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Plan Well, Retire Well

Saving and investing your money

Dow Down 370 Points Today, 777 Points Last Monday: My Take

The stock market was Story #1 last Monday and again today with its significant swings both down and up. Newscasters were using words like "plummet" and "largest point drop in history."

What does this mean to you? What should you do, or not do? Here's a short check list.

  • If you chose you individual investments as part of an overall plan, selling should be done according to a plan as well, not as a knee-jerk reaction to current events.
    • An overall plan usually specifies what proportion of your invested money should be in large US company stocks, small US company stocks, foreign stocks, bonds, etc. (that's known as your asset allocation) based on your time horizon, goals, age, etc. And you might have decided that you would re-balance (buy or sell investments to bring your asset allocation back to those proportions) at regular intervals, perhaps once a year.
  • If you own individual stocks or sector funds, you are more vulnerable to market swings than if most of your investments are done through well-diversified mutual funds.
    • If an individual company goes out of business, your stock could become worthless. Individual corporate bonds simply put you in line with other creditors to see whether you can recover part of your investment. On the other hand, owning the "right" individual company stock could multiply your investment many times over. That's risk personified - a huge range of possible results.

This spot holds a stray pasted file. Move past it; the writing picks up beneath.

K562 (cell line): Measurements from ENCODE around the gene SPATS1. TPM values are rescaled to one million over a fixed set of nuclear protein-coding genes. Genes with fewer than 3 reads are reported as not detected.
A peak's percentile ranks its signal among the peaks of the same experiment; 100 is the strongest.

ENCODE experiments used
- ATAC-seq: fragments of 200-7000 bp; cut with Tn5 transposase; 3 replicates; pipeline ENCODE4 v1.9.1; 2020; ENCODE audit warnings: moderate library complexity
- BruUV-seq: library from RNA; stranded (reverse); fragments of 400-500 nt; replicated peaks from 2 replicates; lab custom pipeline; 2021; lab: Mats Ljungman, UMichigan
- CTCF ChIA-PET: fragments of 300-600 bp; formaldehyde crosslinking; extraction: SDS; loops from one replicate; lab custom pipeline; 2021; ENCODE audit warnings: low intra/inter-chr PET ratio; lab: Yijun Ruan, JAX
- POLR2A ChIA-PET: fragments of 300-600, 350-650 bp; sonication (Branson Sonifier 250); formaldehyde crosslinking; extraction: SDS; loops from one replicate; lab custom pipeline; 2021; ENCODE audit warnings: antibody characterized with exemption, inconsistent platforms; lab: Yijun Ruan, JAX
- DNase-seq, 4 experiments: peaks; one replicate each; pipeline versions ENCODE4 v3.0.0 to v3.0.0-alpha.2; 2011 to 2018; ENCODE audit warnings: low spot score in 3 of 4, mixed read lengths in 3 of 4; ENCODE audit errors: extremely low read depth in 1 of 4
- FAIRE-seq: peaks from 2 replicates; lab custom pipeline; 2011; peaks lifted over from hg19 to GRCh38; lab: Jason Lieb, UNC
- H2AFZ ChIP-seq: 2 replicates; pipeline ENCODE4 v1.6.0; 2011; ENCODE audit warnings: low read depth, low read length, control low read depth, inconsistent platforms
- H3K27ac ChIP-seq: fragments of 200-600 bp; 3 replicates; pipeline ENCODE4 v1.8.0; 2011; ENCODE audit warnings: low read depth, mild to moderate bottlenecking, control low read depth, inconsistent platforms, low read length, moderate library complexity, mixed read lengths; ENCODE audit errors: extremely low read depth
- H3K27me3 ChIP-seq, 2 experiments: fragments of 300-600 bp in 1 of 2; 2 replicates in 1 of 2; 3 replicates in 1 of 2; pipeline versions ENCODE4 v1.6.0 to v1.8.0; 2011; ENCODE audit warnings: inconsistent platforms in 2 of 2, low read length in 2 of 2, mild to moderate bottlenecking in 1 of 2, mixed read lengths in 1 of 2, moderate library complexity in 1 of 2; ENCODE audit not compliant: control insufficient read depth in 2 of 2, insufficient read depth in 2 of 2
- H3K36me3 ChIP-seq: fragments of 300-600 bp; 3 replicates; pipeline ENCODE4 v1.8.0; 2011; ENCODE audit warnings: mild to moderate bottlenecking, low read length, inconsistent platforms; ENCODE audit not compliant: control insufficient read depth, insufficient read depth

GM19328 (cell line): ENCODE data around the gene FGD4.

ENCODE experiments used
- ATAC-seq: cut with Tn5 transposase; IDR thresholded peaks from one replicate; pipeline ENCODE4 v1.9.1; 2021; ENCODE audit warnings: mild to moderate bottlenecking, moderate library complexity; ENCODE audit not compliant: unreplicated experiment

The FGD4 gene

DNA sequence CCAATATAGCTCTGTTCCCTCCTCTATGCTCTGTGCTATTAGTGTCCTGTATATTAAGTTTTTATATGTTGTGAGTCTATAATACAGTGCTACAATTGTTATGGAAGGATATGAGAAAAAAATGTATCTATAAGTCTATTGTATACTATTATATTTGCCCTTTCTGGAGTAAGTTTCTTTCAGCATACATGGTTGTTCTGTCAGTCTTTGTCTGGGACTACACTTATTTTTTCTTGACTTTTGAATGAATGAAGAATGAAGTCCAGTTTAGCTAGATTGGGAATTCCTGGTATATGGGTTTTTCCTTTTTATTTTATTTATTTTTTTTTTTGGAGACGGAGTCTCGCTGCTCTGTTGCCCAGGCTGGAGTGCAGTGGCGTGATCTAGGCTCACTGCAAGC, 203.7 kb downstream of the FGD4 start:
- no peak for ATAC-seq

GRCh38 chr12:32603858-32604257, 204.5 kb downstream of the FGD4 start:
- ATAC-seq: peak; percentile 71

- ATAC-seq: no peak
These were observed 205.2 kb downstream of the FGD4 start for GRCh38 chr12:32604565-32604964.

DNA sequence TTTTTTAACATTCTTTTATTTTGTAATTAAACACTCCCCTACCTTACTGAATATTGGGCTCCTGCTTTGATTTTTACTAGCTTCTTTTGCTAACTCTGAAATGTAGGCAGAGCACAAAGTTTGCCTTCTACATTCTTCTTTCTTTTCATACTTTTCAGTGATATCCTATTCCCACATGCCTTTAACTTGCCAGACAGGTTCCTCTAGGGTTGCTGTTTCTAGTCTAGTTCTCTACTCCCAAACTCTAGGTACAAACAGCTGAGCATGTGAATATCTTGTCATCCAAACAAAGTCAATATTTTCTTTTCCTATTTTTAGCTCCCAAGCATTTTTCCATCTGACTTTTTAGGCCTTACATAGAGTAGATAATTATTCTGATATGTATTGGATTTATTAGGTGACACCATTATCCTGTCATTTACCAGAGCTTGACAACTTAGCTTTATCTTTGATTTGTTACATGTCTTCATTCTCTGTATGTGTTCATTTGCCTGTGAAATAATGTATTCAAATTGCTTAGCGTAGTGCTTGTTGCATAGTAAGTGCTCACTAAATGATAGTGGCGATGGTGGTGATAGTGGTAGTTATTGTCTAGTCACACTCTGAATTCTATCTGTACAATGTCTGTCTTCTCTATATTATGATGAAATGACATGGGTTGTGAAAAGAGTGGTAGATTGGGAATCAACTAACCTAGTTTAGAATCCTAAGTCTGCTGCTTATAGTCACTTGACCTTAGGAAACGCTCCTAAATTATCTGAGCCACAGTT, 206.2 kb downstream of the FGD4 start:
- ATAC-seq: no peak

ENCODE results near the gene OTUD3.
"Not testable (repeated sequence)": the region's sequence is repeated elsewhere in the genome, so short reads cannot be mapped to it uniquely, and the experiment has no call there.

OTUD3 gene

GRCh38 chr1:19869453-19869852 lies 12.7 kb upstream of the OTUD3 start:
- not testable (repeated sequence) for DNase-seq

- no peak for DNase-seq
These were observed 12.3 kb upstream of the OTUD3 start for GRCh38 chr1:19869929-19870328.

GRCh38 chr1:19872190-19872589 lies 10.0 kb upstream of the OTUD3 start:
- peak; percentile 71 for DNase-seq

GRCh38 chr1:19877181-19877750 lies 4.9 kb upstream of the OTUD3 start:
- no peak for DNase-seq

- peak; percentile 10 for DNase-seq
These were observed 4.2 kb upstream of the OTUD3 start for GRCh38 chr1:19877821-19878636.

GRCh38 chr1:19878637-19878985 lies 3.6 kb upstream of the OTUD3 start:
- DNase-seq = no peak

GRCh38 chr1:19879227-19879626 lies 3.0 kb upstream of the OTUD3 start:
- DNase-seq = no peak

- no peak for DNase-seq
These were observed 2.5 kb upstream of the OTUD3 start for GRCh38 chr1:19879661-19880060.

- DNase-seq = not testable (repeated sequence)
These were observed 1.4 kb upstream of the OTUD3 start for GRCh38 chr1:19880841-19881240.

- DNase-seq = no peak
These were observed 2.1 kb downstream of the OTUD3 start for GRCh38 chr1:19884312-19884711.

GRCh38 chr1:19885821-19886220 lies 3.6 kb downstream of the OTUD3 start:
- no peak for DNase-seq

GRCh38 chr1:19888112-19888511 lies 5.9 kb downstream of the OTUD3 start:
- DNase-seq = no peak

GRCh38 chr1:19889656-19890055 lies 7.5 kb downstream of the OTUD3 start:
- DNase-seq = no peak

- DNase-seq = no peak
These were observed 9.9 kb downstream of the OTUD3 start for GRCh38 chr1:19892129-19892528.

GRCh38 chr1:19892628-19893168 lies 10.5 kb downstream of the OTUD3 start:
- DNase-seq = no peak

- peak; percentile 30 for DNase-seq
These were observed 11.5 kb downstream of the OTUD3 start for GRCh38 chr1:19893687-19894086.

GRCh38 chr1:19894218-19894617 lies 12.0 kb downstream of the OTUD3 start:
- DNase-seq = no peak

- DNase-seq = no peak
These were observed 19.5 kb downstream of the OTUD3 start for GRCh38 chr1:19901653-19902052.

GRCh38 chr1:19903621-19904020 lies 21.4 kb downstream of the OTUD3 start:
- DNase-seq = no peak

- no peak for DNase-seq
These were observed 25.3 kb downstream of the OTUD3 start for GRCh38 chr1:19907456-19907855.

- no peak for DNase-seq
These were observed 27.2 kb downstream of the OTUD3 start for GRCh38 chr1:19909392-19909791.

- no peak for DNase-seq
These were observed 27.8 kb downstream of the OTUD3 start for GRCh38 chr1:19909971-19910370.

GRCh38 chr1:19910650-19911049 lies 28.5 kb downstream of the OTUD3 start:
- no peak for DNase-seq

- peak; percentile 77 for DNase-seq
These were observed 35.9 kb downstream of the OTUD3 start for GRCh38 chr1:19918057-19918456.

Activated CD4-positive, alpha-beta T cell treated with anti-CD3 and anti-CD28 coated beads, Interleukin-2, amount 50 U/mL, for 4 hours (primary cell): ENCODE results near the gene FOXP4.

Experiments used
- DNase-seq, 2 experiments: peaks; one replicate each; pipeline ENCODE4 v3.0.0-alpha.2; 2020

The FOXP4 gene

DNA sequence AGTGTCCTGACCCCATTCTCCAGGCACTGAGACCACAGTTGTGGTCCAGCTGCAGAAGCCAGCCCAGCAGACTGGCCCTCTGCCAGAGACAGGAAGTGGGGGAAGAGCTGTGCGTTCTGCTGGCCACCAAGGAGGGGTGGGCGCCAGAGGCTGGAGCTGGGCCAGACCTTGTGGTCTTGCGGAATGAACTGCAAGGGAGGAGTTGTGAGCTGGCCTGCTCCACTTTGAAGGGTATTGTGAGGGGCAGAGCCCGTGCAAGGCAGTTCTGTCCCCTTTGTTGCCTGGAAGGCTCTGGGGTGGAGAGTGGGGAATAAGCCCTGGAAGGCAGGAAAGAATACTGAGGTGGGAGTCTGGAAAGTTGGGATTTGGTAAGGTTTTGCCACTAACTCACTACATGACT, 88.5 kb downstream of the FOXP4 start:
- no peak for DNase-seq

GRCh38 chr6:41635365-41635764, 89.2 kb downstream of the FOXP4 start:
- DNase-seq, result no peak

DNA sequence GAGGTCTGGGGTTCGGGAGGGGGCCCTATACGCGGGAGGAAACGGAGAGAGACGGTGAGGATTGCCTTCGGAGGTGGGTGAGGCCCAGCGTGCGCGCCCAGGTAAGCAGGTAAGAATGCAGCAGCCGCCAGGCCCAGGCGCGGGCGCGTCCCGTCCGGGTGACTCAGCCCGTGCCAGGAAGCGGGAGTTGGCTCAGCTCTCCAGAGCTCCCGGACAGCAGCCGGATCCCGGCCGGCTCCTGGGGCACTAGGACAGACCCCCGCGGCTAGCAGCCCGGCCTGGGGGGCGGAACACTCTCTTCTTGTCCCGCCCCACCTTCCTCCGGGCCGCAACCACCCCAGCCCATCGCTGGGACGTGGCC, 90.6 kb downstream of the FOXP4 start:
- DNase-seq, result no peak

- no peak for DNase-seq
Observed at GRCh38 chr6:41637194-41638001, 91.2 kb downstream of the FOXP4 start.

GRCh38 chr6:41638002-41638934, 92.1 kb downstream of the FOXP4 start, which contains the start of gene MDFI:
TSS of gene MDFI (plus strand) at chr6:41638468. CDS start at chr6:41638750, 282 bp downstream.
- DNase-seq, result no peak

• Owning the stocks of many different companies through mutual funds is one way of controlling risk. It assures a return that is closer to the market average. You won't get the best return, but you won't get the worst return, either. And you're much less likely to lose all of your investment than you would be with individual company stocks.
    • Investing in a sector fund (a mutual fund that owns stocks just in one sector of the economy, such as financial companies or tech companies) has less risk than individual stocks, but much more risk than a broader stock mutual fund such as one that follows the Standard and Poor's 500, or another index.
  • If you realize that you took on too much risk and have too much money invested in individual stocks, or too large a proportion of your money in stock mutual funds, what should you do?
    • One strategy for moving out of one investment and into another is to sell a set amount (a dollar amount or a number of shares) to sell on a regular basis and invest in another investment that will balance out your portfolio. See my earlier post about what to do with company stock inside a 401(k) to learn about this strategy.

If you have a plan for your investments, it's easier to evaluate events like the past two Mondays and see whether you should take action. If you're worried now, perhaps the first thing you should do is make a plan!

Let me know your strategy for dealing with the gyrations of the market! Click on my name below and send me an email.

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